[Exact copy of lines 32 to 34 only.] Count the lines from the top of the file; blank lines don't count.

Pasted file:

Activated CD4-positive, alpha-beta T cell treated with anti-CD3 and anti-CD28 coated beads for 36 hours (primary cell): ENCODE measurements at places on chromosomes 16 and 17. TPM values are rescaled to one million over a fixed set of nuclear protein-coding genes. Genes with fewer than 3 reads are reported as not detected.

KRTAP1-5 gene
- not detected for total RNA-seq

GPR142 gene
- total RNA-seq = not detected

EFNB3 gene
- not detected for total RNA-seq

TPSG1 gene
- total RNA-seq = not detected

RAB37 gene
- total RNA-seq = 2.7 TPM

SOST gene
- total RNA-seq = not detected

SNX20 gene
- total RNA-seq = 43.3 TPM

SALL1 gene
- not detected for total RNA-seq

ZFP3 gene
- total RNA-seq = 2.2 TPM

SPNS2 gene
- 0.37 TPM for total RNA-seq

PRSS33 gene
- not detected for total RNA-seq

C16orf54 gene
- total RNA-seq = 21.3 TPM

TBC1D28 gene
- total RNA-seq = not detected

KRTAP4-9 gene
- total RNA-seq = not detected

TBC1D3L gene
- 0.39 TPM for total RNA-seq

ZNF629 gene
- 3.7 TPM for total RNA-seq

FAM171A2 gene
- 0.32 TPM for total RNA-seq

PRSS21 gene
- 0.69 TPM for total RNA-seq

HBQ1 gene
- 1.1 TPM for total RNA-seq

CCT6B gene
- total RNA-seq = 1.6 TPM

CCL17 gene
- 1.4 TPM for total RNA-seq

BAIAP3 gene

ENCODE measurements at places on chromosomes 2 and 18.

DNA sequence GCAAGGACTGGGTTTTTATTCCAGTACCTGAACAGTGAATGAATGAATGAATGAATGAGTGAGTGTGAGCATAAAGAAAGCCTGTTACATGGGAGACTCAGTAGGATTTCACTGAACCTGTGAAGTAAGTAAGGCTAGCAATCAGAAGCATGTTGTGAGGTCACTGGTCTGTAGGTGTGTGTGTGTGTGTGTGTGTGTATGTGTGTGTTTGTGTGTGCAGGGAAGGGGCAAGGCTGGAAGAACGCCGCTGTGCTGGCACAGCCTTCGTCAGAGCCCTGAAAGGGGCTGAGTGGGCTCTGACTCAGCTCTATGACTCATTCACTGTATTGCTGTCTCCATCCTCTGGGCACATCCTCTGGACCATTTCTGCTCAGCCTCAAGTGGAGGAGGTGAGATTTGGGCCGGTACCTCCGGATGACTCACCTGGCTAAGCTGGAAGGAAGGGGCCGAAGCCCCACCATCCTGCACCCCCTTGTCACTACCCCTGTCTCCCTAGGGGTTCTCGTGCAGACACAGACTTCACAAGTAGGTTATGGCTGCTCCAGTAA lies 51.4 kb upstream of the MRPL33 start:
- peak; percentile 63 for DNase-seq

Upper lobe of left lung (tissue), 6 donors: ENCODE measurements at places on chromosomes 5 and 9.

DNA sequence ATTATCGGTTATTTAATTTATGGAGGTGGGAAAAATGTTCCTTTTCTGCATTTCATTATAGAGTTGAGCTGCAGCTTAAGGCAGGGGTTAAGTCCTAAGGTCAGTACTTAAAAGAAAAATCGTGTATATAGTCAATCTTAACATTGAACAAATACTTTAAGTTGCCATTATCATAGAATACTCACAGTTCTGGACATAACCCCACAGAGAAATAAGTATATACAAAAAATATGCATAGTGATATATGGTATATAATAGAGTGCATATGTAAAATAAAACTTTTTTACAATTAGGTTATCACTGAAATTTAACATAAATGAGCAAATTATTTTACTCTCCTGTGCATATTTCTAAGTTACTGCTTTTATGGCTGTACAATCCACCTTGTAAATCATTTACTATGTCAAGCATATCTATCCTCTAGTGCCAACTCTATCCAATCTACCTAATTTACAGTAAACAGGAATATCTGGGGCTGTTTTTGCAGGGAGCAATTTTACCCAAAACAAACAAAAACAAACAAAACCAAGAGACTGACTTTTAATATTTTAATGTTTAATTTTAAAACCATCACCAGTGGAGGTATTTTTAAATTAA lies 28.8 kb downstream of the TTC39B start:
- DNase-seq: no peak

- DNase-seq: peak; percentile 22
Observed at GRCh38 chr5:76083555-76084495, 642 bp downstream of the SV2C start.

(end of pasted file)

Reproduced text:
ZNF629 gene
- 3.7 TPM for total RNA-seq

FAM171A2 gene